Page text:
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Thursday, July 12, 2012

Youth Rights 101: Why I Focus on Youth (Hint: They're Our Society's Most Oppressed Subject Class)

   Some people may wonder why I focus so disproportionately on youth issues. After all, young people are not the only people oppressed, either collectively or individually, in our society. Structural forces and individual prejudices often conspire to keep women and people of color from being as successful as many white males. Heterosexism is still inscribed into our nation's law codes and animates the belief systems of many people. The situation of disabled and elderly Americans bears many similarities to that of youth (albeit with some key differences). People of size are increasingly scapegoated under the guise of a "war on obesity" that conveniently doubles as a war on them. Rural people are oppressed both by the condescending attitudes of non-rural people and the very geographic realities of rurality. The poor economy is an increasingly oppressive force in the lives of more and more Americans, including those who would have once been known as middle class or even wealthy. And individuals of all demographic groups are oppressed by the military, medical, and prison industrial complexes as well as social mores which prize conformity over critical thinking and individuality. So why focus on youth?

   I focus on youth because minors are the only group of individuals in our society that almost everyone - left or right, religious or secular, educated or ignorant, authoritarian or libertarian - is openly comfortable treating as a subject class. Youth are the only group of people in the United States for whom there is widespread consensus that segregating them from the rest of society, denying them legal rights, keeping them economically dependent, and turning arbitrary authority for them over to other people is not a necessary evil but the best possible way we individually and collectively can hope to relate to them. I focus on youth because the ills of sexism, racism, heterosexism, ableism, classism, sizeism, rural oppression, poverty, and the military, medical, and prison industrial complexes are complicated and exacerbated by the status of minority. I focus on youth oppression because it is taken for granted and therefore invisible despite its ubiquity.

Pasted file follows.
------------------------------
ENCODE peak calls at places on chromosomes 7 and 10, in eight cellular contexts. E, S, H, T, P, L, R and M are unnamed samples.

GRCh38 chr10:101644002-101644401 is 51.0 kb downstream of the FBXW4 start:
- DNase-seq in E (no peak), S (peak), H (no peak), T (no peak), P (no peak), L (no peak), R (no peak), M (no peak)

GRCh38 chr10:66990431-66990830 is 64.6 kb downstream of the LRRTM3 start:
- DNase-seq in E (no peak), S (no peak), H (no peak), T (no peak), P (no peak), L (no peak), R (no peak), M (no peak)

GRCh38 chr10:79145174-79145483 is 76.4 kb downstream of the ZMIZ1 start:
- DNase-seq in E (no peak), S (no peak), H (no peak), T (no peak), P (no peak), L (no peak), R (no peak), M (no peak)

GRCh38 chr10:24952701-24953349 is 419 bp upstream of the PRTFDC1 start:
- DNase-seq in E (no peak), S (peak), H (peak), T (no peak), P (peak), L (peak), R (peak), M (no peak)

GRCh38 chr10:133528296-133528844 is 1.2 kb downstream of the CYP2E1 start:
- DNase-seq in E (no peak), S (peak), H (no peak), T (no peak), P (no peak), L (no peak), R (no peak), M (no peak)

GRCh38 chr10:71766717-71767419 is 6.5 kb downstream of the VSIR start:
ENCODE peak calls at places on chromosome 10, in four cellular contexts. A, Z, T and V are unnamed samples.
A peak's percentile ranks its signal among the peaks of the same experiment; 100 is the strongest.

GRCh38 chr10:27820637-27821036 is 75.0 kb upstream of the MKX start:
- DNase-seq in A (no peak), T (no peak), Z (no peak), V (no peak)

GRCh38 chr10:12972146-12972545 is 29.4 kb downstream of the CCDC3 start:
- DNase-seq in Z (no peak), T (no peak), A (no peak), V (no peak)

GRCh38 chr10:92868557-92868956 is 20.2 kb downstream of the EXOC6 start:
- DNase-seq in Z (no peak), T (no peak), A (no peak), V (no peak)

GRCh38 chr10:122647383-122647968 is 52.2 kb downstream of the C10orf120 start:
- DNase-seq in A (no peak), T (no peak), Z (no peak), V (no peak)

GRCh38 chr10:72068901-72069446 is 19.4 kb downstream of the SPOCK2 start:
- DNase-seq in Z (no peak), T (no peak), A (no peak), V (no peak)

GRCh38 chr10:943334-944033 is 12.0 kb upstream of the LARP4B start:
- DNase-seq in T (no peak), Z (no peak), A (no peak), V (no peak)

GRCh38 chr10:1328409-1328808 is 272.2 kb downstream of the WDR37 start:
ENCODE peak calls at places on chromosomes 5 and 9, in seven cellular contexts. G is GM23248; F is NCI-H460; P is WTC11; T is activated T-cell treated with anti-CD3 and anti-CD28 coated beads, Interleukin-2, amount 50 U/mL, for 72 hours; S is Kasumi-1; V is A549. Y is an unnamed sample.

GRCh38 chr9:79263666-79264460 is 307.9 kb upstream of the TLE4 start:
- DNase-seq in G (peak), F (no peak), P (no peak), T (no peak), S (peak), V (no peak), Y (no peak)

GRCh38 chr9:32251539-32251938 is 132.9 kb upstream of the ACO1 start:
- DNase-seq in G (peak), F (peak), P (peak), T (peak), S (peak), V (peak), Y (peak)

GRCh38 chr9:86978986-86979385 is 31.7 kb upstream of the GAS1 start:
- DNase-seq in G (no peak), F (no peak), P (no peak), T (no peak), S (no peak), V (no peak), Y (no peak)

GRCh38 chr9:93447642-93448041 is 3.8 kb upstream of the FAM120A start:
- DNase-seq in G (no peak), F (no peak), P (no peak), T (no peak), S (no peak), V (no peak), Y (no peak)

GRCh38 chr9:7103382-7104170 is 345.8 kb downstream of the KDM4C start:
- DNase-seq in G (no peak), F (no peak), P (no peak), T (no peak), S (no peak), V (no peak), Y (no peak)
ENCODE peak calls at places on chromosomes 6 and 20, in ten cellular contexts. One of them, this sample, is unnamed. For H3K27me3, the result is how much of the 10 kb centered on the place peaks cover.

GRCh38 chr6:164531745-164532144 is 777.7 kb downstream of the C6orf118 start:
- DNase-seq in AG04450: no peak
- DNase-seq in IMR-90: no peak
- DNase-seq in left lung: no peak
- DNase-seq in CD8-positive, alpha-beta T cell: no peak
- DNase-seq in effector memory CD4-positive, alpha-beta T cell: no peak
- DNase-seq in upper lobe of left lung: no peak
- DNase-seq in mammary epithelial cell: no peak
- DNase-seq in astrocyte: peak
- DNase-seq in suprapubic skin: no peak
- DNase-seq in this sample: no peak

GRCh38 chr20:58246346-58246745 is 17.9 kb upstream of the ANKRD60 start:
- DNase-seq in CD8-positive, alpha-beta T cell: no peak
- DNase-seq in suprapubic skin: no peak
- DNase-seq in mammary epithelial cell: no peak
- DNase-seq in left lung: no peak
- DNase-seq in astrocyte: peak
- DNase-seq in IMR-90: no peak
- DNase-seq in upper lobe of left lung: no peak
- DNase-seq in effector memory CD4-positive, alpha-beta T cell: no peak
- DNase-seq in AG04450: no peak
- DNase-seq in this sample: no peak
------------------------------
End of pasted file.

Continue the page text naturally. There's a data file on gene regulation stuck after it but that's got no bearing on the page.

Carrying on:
I focus on youth because the critical theoretical eye that has problematized the idea of biologically essentialist gender roles and racial identities has not problematized much of the ageist pseudoscience surrounding discourses about child development. I focus on youth because those who decry the warehousing of our elders and people with disabilities in nursing homes and assisted living facilities do not draw parallels with the warehousing of our youth in schools and other institutions. I focus on youth because most libertarians see no contradiction in talking about arbitrary and oppressive state power on the one hand and using the phrase "parents' rights" on the other. I talk about youth because a commitment to human liberty and social justice demands youth liberation and those who claim to support human liberty and social justice rarely acknowledge this. I focus on youth because there is a more organized effort in our society to extend liberty and dignity to animals than to human children. I focus on youth because ageism is one of the greatest unexamined black marks on American society in the early twenty-first century. I focus on youth because if I don't few people will. And as long as all of these things are true I am a radical youth liberation supporter first, last, and always.

2 comments:

  1. Youth are the only group that a paper such as the New York Times would advocate enslaving -- forcefully pressing into unpaid labor in order to save the government money -- on their op-ed page.

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    1. Thanks for bringing that up. On Sunday I plan to run a link to the op ed with a little commentary on it being horrible. Even for youth that have survived minority, the unfortunate idea persists that their minds and bodies belong to others.

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